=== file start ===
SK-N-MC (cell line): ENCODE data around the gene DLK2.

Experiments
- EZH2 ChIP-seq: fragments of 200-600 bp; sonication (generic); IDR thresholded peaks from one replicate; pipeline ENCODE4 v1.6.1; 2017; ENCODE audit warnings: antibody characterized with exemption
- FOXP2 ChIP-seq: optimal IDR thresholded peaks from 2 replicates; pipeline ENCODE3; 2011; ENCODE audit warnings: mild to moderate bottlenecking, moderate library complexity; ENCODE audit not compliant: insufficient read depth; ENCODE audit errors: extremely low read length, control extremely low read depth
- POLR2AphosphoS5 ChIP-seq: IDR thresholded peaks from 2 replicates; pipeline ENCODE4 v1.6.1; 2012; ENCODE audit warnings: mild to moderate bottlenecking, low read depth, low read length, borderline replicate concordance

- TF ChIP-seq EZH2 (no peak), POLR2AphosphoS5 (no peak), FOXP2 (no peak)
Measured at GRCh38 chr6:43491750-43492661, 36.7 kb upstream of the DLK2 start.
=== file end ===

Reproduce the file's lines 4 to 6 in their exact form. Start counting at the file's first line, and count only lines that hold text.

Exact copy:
- FOXP2 ChIP-seq: optimal IDR thresholded peaks from 2 replicates; pipeline ENCODE3; 2011; ENCODE audit warnings: mild to moderate bottlenecking, moderate library complexity; ENCODE audit not compliant: insufficient read depth; ENCODE audit errors: extremely low read length, control extremely low read depth
- POLR2AphosphoS5 ChIP-seq: IDR thresholded peaks from 2 replicates; pipeline ENCODE4 v1.6.1; 2012; ENCODE audit warnings: mild to moderate bottlenecking, low read depth, low read length, borderline replicate concordance

- TF ChIP-seq EZH2 (no peak), POLR2AphosphoS5 (no peak), FOXP2 (no peak)